7. Examination of the London Specimen. Hoyle and Spetner's principal findings were as follows: The tail feathers lie in a depression in the slab; there is no corresponding raised area in the counter-slab. The museum maintained that their staff had excavated this area to reveal the feathers but Richard Owen's illustration published in 1864 showed these feathers and he said nothing about any excavation work. The feather impressions appear mostly on the slab and none on the counter-slab except for one isolated "gum-like" piece. Hoyle claimed that the thin layer of cement spread on the counter-slab by the forger did not "take" and all except this one small piece fell off; that piece has feather impressions. Scanning electron microscope analysis of two very small samples were permitted, one taken in the wing area and a control sample taken beyond the fossil area. The control showed a clean crystalline structure as would be expected. The wing sample was amorphous suggesting that it was a mixture of fine particles and an organic i.e. gum arabic? Both analyses were confirmed by X-ray luminescence analysis. The Museum refused further tests. There are hairline cracks in the feathered areas that exactly match on both the slab and counter-slab. This looks like good supporting evidence for the Museum but as Spetner has pointed out, when cracks in a wall are plastered over, those same cracks later show up again in exactly the same places. There are some dendritic areas which overlie the wing area and it is known that these take thousands of years to form thus the wing areas could not be "fresh cement." In rebuttal Dr. Spetner pointed out that in fact the dendrites are on the matrix outside the wing area and do not extend onto the wing itself.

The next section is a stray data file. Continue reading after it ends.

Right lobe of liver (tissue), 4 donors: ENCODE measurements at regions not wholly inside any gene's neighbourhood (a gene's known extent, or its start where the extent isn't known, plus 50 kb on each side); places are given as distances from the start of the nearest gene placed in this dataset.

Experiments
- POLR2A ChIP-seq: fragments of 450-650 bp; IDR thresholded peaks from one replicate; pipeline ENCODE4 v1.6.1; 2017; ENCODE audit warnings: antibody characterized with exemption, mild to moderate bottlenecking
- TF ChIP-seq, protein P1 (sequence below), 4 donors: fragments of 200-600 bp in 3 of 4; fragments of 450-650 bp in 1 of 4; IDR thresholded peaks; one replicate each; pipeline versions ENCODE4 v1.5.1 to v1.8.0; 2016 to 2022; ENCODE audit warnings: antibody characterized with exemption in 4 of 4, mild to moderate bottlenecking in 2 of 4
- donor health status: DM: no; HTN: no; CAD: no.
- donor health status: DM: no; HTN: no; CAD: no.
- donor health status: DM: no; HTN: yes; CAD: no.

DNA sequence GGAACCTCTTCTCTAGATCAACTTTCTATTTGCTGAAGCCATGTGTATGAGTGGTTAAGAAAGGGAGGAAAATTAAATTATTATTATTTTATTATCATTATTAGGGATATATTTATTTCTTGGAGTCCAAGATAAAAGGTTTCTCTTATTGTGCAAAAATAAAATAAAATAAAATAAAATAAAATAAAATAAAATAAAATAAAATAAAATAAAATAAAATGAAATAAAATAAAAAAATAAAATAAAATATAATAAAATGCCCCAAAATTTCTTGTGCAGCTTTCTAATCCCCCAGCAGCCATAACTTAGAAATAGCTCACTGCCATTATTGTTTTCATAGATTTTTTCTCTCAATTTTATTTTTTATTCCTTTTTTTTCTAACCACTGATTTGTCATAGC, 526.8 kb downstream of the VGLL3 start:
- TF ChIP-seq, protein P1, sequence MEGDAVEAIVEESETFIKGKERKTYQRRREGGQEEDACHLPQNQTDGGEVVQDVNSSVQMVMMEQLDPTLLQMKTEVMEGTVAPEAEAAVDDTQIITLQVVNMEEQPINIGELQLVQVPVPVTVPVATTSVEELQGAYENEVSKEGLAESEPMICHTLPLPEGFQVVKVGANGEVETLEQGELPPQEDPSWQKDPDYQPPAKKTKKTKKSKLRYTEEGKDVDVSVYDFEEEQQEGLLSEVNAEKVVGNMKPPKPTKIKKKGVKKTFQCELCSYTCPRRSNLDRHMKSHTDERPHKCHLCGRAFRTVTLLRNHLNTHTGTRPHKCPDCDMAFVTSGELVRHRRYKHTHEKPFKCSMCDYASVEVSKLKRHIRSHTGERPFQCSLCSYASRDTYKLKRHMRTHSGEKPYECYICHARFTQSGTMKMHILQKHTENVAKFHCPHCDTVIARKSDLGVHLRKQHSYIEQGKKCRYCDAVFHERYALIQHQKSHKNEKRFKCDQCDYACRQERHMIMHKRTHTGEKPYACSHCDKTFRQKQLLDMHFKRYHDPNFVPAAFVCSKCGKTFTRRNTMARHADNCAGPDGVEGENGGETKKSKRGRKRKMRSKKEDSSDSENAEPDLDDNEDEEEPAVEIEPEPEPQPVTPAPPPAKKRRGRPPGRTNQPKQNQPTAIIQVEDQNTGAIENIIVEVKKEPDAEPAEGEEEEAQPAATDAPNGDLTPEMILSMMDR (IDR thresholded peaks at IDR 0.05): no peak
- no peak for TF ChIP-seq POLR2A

8. Examination of the Berlin Specimen. None but the certified believer can expect to have the opportunity to examine the actual specimen, however, the published photographs taken over the years are almost as revealing. Carl Vogt photographed this specimen shortly after its discovery in 1877 and Professor C. H. Hurst photographed this same specimen in 1893. Both photographs are identical. Hurst pointed out that the popular 1887 textbook illustration had bent primary quill feathers (some bent by 40 degrees!) and that these originate in the ulna or fore-arm whereas on the fossil those same quill feathers were straight and originate in the manus or "hand." Controversy arose in which Hurst further pointed out that not only did Professor Dames 1884 description of the fossil state that the primary quills were attached to the longest finger but that bent feathers would in any case be useless for flight. W. D. Pyecraft of the British Museum also defended the straight feathers saying that most modern birds have straight feathers and they do originate in the hand. Incredibly, every modern photograph of the Berlin specimen now show these quill feathers as bent and originating in the fore-arm. According to the published photographs the change from straight to bent feathers took place between 1893 and 1923. If indeed this was a forgery then the forger had no choice but to use straight quill feathers and correctly placed them originating from the manus. It seems that later, someone at the Berlin Museum mistakenly thought that quill feathers originated in the ulna and illustrated them that way. Since that time the fossil itself has somehow been modified so that the incorrect illustrated version persists even in modern photographic reproductions.